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FLY UX
UX Design Institute

Designing a responsive airline booking website.

00

Project goal

To design a website for a start-up airline with a fast, easy and intuitive online experience based upon a deep understanding of target users.

Problem statement

Booking a flight should be an exciting process, planning a trip away for fun, adventure or relaxation. However, the reality often falls short, with the user experience often stressful, confusing and unpleasant. Navigating through endless options, dealing with payment gateways, trawling though last-minute deals and encountering hidden charges can be overwhelming. Moreover, the way users book air travel is constantly evolving, from calling up booking agents to endless online browsing, adding yet another layer of complexity.

With 90% of bookings still occurring on desktop browsers, this case study focuses on enhancing the desktop booking experience, with an aim to identify and resolve the usability issues prevalent in existing airline websites.  Several research methodologies have been employed; including competitive benchmarking, online surveys and usability testing to collect valuable quantitative and qualitive data to define the most prominent use cases, frustrations and common behaviours experienced during the booking process.

Through thorough analysis of the raw research data, user patterns and common interface challenges were identified to inform the design process. The iterative design-prototype-validate approach was then employed, culminating in a clickable prototype and detailed wireframes ready for user testing. This comprehensive UX process was instrumental in crafting a solution aimed at alleviating user pain points and improving the overall booking experience.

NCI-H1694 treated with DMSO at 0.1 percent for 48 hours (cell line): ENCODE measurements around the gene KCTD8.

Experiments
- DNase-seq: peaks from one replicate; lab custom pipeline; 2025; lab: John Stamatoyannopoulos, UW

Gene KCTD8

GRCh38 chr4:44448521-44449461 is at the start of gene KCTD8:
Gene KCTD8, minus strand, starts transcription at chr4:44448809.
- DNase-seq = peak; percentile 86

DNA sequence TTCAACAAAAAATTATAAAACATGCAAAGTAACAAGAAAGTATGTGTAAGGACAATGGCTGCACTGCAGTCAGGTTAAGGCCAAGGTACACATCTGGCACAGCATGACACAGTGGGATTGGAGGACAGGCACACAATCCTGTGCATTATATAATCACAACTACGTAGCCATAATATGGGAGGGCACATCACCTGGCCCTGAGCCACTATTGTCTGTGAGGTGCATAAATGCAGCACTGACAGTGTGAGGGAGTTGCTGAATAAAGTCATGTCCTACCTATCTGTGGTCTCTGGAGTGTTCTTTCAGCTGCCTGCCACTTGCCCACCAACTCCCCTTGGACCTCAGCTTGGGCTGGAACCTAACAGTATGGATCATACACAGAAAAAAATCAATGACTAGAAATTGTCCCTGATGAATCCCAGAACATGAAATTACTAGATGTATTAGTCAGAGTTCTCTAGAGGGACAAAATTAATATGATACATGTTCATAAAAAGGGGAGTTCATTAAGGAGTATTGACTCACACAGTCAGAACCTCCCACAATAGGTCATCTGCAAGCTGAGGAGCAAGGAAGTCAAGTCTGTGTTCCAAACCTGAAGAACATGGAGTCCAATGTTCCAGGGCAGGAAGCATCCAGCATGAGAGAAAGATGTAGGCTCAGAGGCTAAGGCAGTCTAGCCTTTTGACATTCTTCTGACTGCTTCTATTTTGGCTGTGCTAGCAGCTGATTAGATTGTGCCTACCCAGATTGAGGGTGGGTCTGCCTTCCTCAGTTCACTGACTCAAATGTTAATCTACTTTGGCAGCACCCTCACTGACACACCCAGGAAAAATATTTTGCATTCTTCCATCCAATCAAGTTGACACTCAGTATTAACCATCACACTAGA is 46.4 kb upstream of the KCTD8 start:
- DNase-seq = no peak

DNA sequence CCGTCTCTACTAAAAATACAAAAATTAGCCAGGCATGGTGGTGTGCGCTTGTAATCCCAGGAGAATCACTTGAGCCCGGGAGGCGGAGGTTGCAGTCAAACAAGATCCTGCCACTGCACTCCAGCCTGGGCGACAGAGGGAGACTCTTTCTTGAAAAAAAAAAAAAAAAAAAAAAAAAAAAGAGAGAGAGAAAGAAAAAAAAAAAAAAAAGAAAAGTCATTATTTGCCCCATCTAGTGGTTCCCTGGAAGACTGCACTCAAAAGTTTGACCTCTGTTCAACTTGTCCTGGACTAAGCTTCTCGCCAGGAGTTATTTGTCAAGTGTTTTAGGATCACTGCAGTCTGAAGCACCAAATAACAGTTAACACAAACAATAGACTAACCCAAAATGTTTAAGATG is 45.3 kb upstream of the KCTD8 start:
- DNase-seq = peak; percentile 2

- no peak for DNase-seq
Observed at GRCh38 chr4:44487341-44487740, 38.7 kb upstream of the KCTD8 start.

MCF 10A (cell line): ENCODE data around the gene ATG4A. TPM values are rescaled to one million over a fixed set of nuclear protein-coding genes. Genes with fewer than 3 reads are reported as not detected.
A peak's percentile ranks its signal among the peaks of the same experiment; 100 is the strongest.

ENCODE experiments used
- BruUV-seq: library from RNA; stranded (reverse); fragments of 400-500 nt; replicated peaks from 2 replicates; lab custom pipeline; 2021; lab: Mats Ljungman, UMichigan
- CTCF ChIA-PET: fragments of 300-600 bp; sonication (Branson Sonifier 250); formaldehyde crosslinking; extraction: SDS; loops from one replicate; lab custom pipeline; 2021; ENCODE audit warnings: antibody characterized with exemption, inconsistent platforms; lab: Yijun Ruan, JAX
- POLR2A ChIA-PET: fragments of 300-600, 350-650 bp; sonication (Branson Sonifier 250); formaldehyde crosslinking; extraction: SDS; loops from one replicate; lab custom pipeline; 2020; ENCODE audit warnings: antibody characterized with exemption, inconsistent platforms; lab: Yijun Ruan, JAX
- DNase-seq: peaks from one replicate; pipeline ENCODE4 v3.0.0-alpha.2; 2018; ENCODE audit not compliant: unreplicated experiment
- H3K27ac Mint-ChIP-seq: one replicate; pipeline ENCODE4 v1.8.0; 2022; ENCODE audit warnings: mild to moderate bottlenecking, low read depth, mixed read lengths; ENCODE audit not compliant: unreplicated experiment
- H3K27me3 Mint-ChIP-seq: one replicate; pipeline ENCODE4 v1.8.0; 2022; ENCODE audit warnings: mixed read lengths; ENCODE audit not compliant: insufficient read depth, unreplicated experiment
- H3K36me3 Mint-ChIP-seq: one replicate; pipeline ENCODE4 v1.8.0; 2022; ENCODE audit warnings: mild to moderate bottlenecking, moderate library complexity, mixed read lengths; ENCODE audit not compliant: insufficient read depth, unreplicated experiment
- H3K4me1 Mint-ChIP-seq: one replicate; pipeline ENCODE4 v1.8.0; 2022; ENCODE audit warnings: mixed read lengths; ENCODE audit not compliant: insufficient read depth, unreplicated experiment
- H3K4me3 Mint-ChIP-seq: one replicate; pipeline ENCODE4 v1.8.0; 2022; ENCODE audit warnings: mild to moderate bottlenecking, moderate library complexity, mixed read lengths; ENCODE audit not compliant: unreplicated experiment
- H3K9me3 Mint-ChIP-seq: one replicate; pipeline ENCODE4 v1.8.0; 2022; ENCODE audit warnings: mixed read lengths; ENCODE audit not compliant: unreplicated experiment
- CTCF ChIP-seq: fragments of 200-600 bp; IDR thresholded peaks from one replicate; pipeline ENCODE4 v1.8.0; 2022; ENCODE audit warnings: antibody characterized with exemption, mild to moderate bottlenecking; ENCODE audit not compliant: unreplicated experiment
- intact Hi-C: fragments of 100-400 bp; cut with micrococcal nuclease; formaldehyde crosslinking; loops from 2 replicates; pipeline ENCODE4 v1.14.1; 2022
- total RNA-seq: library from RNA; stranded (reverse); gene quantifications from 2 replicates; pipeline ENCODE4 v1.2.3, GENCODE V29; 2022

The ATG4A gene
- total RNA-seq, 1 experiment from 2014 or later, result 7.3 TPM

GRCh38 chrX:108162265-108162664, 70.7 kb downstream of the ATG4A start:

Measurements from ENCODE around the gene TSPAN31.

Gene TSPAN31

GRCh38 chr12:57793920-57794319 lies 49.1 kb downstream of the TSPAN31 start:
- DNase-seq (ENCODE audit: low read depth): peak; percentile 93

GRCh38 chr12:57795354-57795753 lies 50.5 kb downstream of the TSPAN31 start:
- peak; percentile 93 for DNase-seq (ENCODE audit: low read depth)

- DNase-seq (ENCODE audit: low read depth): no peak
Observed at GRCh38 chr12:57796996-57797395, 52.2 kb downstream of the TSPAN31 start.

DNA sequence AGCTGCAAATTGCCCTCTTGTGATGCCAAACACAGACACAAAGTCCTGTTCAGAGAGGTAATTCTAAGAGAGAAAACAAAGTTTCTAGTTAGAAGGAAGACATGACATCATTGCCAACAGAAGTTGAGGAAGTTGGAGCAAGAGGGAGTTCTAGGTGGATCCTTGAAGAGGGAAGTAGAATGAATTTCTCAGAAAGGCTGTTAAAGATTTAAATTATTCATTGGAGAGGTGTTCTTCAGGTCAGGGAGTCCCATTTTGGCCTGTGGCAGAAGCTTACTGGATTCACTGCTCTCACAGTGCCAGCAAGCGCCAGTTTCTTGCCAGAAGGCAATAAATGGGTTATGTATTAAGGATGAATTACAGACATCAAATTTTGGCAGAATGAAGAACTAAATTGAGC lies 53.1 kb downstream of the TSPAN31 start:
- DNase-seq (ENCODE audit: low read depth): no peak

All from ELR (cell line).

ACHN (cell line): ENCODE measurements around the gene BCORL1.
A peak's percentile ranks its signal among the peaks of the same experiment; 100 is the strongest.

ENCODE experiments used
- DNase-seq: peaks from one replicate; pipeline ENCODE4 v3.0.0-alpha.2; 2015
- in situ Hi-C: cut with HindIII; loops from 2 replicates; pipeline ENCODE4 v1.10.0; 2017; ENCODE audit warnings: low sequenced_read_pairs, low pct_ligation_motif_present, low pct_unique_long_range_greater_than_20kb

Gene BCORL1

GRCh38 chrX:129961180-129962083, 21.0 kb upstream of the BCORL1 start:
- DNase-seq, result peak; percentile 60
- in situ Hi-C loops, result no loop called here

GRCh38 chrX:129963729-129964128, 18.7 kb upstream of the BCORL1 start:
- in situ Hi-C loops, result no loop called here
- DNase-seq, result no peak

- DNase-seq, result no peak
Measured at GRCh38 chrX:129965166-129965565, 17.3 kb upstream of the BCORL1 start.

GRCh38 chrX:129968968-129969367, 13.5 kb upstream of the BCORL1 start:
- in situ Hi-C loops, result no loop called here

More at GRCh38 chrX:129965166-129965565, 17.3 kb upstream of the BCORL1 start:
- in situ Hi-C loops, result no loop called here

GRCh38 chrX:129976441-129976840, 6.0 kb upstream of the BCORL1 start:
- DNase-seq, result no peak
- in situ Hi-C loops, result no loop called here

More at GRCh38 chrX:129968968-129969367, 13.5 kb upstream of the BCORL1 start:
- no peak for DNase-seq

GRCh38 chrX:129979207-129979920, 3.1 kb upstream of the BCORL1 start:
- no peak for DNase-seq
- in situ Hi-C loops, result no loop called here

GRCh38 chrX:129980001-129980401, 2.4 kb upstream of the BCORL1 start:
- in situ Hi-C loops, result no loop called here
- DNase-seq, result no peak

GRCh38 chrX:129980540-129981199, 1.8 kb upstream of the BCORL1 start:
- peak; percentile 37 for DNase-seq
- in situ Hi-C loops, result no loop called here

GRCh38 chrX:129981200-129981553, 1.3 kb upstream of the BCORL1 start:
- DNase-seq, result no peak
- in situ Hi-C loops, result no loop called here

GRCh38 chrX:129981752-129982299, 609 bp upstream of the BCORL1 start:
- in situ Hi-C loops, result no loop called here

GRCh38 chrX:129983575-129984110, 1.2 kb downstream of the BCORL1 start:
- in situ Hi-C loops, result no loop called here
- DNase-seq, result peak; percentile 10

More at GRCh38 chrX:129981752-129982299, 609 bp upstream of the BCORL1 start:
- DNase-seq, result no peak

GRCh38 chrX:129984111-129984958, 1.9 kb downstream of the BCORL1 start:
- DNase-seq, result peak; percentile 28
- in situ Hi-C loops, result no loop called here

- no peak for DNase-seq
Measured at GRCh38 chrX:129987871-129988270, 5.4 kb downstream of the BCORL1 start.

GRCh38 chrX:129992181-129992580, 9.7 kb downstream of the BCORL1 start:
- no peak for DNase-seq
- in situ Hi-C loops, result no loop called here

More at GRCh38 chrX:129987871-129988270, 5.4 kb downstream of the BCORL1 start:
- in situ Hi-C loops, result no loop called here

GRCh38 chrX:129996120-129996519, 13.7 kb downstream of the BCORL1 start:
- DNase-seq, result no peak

01

Research

Collecting valuable research data was fundamental to inform how the functional, aesthetic and experience design of the website should perform and align to user mental models. All design decisions were based on insights acquired during this pivotal stage. The triangulation method was implemented, using multiple data sources to identify usability patterns and ensure a comprehensive understanding.

Throughout the research process, assumptions and presuppositions were avoided, prioritising empirical evidence and user feedback to drive informed decisions. This rigorous approach facilitated the creation of a design that authentically addresses user needs and preferences.

Competitive Analysis

Competitive benchmarking analysed how some of the top competitors in the airline industry respond to problems encountered during the booking process. The research objectives defined were to understand industry conventions and highlight both best practices and pain points.

Four airline websites were analysed:

  1. British Airways

  2. Easy Jet

  3. Emirates

  4. Ryan Air


Using the 10 usability heuristics, observations were recorded using the below legend:

Green = Good UX
Amber = Could Improve
Red = Bad UX

Competitive benchmarking-11.png

Survey Questions